Storytelling’s Impact on Empathy (and the Architecture of the Brain)

Screen Shot 2013-04-24 at 9.00.18 AMPaul Zak, who TED Talks describes as, “a pioneer in the field of neuroeconomics,” shares his thoughts and insights on the power of storytelling to affect change in the architecture of the brain in the below video — a collaboration between him, filmmaker Kirby Ferguson, and animator Henrique Barone for the Future of Storytelling conference.

He opens with a powerful story that will pull at your heart strings, and uses these emotions as a gateway to reveal the complex workings of the moral and ethical brain. He concludes from his research that stories, with the right narrative arc, have a powerful impact on the brain, and the actions and behaviors that follow.

The implications for education in the design of learning environments and experiences cannot be understated. While we often put skills at the center of learning, what if we put people at the core — students’ well being and the stories that matter to them?

For more information about the collaborators of this video, check out:

  1. Paul Zak’s research.
  2. Filmmaker Kirby Ferguson’s “Everything is a Remix” website.
  3. Animator Henrique Barone’s website.
  4. The “Future of Storytelling” conference.
Image Source: ScreenShot from above video
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6 thoughts on “Storytelling’s Impact on Empathy (and the Architecture of the Brain)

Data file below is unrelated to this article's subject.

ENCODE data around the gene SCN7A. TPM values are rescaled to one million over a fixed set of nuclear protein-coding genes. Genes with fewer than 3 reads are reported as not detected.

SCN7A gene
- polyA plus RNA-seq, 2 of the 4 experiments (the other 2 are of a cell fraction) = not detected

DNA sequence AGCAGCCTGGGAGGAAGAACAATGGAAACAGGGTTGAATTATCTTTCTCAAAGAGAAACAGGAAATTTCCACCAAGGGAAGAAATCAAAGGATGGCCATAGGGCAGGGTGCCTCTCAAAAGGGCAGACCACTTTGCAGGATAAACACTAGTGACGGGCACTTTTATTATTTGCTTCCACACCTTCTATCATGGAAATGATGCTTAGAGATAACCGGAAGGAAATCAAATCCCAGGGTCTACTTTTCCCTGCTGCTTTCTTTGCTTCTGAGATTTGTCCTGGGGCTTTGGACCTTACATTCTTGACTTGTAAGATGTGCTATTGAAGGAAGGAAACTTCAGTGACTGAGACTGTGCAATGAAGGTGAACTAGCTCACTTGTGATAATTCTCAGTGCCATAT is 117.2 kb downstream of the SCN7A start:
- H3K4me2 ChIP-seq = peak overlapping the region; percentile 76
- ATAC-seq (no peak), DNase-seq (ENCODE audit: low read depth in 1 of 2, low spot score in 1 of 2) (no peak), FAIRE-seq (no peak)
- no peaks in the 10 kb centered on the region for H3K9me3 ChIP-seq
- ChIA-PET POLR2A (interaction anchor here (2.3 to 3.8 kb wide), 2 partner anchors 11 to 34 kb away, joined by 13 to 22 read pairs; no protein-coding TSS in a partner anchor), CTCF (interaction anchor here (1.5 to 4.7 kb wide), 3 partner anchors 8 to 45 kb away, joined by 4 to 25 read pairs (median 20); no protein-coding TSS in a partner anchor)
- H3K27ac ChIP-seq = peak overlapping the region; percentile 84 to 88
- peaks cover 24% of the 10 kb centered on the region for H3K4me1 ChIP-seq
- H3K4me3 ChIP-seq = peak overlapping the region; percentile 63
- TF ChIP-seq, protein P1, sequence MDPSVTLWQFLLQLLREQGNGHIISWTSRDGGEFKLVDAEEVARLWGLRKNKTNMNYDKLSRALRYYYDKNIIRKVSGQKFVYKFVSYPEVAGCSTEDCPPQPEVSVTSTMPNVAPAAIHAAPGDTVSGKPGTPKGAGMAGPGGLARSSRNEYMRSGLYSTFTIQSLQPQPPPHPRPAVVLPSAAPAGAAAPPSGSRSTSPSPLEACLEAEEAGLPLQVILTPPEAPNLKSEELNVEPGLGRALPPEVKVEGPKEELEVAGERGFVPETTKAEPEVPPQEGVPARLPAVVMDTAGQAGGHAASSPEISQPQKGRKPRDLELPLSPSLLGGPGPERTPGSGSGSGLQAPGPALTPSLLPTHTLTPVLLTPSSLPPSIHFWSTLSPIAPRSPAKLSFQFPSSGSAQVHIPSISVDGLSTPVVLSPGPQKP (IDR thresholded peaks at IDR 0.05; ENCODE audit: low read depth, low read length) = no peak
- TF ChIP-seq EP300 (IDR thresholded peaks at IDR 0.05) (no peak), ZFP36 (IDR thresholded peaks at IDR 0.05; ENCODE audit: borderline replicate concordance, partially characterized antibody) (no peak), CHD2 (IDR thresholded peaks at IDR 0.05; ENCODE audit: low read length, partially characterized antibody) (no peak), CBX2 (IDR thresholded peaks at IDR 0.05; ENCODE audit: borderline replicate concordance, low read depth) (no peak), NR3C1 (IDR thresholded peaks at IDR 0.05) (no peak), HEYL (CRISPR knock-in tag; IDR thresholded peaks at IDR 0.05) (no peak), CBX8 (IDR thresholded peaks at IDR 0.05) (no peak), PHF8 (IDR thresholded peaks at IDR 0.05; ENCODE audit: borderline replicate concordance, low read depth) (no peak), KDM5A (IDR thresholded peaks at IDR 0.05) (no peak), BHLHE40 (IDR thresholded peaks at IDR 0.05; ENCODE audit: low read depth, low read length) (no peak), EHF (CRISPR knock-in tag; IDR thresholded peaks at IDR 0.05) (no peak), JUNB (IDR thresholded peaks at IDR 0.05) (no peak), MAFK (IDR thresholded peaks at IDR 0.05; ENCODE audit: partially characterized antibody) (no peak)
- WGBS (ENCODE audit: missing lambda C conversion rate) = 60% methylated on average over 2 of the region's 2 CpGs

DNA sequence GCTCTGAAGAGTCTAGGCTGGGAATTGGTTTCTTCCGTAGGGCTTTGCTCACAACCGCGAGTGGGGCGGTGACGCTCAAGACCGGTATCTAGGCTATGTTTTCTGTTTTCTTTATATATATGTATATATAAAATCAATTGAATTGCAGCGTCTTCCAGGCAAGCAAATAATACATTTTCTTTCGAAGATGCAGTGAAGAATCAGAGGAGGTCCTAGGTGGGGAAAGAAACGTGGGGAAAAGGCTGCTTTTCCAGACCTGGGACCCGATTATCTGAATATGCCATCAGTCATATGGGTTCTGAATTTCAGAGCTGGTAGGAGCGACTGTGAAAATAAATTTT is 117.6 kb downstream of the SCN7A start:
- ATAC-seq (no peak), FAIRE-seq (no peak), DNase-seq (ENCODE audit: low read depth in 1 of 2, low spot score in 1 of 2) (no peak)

1. Fascinating! I will definitely check out the other resources you provided. I wonder if the effect is as powerful in stories that target other emotional responses, such as anger or disgust.

  2. Thanks for the provocation. As a teacher of young children -currently Grade Three – I use oral storytelling often. Early on in my teaching career I noticed that all the students could understand the story, and it felt like a level playing field for a diverse bunch of learners. Lately I have focused on stories centred on values, thinking that I can present stories about worthwhile human issues which transcend cultures.
    After watching your movie, I am now thinking of how my stories can activate brainpower in any learning activity. I am now wondering how I can get my students to do more of the storytelling themselves.
    Cheers
    Brette
    @brettelockyer

  3. This is exactly what the defending lawyer (Matthew McConaughey) did in the last courtroom scene of the movie, A TIME TO KILL. What powerful implications for the “emotional hook” in the classroom! Thank you for your service to education.

  4. Thanks for this wonderful post and video! I use storytelling related to the topic to engage adult learners when I train and teach, often stopping at the climax of the story to elicit their involvement. I can actually watch participants decide to stay in the room! Their body language changes, they lean forward, nod, their expressions change, they put away whatever they were doing to pay attention to what’s going on. I find storytelling to be very effective and you’ve provided the science for why it works, thank you!

  5. Great research. I wonder if this is what happens in people with autism. Whether verbal or non-verbal, they seem to lack empathy and fail to understand the actions of others.

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